It's also been interesting to explain specific tester strategies we use for something things, because it's very, very difficult to get across this in a way that doesn't sound like we're fucking with developers: sometimes, even if you know the problem, you don't tell them. There are historical defect-related reasons why this is a bad idea, not least of which is a.) you could be wrong (rare, as in, it's rare we do know, but when we do, we're right), b.) developers are under the impression testers are not so bright and will not only ignore you, but assume your defect is also nonsense, or c.) this is very, very complicated, but generally, it really slows things down if it's something that intersects code and public policy because--and this is where it gets odd--how you explain it to them is not how they read it at the best of times, and that goes both ways.

It is also a matter of documentation in general, which I'll get to.

Which is why with two of the new testers I explained the one line rule--developers skim and will only take in that first line, so make sure it gets the right kind of attention--and the minimal information rule to be used sparingly. Specifically, there was a line of instructions that vanished from one of the pages that was kind of critical in understanding sizes when uploading a document, and so I had my tester deliberately upload a file I knew was too large because that line wasn't there and had them defect it while citing the current text on the page.

Now, note: I do know the file size you're supposed to use, and I told Duckling, but I specifically said also no matter what not to mention it even once until they realized it, at which time when they told us the file limit size, we say that needs to be in the instructions. Because secret d.) developers occasionally really prefer to figure this out themselves because this could be an internal matter with them and if they hunt it, they can find out how the problem occurred and when; if I tell them, sometimes we'll never know how or why it occurred, or even when, and that can be kind of the end game.

This isn't a bug, it's a feature--if you know the solution, just implement it, and most of the time, that's not an issue except the times when it really is. However, when working with benefits for the most vulnerable people in the state, tiny really strange and unexpectedly new problems are still problems and they are almost never just one but comes as a group of tiny problems that all occurred during a careless baseline deployment in our environment--maybe near the very end of testing--where we'd already tested X sixteen times and cleared it so didn't know we needed to do it again. Or example, a baseline that was deployed across all environments but production and--thankfully--ours that kind of was massive server errors everywhere, including in dev, where the base code lives.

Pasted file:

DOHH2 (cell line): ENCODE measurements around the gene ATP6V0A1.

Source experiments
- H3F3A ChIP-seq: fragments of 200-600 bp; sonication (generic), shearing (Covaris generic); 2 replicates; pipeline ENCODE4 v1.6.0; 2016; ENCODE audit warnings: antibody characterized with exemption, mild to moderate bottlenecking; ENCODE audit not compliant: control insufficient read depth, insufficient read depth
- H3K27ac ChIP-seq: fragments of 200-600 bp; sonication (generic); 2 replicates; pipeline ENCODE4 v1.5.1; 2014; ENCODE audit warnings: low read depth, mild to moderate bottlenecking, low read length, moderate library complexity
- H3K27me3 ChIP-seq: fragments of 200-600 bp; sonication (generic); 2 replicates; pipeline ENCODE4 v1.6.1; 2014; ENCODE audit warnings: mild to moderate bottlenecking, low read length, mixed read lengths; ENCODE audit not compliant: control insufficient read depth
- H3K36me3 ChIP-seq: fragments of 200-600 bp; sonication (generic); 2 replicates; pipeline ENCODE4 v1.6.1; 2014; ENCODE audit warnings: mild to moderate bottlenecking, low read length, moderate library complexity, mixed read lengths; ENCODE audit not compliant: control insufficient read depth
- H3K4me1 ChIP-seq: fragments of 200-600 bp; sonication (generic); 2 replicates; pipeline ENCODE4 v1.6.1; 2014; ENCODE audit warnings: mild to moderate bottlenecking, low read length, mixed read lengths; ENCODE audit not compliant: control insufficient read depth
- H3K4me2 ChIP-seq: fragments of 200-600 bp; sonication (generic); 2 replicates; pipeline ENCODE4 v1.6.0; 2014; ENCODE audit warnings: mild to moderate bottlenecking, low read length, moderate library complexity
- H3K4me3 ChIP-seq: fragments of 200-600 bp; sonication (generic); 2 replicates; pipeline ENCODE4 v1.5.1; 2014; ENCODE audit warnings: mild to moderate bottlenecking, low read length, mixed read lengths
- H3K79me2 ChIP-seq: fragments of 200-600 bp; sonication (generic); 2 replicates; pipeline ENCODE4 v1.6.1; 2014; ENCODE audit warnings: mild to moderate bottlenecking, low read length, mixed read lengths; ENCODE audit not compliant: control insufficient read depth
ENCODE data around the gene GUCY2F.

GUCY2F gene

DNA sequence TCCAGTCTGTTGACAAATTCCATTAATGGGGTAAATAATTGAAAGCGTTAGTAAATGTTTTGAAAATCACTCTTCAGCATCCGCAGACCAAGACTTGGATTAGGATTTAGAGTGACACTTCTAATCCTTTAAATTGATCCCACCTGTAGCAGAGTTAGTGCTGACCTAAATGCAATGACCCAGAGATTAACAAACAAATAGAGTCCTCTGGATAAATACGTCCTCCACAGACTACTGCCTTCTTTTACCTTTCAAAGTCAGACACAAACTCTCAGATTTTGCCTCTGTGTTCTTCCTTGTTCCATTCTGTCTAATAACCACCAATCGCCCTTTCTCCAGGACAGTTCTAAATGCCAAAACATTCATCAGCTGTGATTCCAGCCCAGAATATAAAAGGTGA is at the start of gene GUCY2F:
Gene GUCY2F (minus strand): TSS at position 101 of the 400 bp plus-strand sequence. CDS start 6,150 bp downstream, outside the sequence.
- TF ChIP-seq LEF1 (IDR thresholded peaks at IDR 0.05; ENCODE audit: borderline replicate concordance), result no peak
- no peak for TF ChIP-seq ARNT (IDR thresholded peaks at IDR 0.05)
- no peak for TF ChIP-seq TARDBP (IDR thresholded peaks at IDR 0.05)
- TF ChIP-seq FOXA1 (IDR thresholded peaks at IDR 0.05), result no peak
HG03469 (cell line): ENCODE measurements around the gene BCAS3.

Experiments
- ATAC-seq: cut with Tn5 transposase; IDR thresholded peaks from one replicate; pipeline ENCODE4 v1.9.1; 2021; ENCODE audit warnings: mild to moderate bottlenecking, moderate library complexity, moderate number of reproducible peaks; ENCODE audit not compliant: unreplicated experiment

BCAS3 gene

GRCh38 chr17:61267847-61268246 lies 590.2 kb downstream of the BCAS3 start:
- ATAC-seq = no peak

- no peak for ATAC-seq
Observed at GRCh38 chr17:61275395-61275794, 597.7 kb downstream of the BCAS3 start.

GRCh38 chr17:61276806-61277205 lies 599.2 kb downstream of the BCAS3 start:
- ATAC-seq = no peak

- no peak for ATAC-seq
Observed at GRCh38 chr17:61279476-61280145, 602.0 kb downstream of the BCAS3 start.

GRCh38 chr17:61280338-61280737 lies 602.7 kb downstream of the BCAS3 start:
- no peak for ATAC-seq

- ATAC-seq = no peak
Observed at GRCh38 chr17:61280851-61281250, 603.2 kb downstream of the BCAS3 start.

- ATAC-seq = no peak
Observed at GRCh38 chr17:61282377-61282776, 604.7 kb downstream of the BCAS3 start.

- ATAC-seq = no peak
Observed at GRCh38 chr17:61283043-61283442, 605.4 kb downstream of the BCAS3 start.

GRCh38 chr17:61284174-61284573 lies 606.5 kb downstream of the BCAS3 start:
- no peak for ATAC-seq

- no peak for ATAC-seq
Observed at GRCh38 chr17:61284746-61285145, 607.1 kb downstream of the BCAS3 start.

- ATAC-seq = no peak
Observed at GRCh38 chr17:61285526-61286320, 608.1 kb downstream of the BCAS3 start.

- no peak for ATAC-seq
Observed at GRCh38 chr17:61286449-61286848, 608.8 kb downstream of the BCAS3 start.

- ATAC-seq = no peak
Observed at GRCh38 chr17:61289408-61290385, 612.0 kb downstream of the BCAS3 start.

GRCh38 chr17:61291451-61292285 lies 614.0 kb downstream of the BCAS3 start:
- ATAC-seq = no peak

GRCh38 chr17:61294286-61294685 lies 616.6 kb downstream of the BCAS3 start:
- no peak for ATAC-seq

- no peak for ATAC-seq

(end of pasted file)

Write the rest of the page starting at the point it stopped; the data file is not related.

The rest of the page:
Also, it takes a certain level of credibility and willingness to die on that hill to tell developers they're wrong and you're right, which is why when I do it, I do it in essay format with documentation, because if in general they know that the only times I will have a footnote section attached is I am that damn sure, the ones I can't do that with are more likely to be treated with benefit of the doubt.

The ducklings are learning. Luckily, they're learning from all of us, so I can't bend Duckling's mind too badly, though apparently we're in some kind of competition and he's recruiting the other testers to come to me for help under the thinly veiled excuse I'll answer questions, hence he's at negative three donuts--he was at six, but then we kind of ruined a wall in the tiny tiny former closet now double office two of them are in to set up their whiteboard and so being partners in crime, well, we kind of depend on each other for denial related purposes.

I have a very awesome duckling.

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Tags: crosspost, work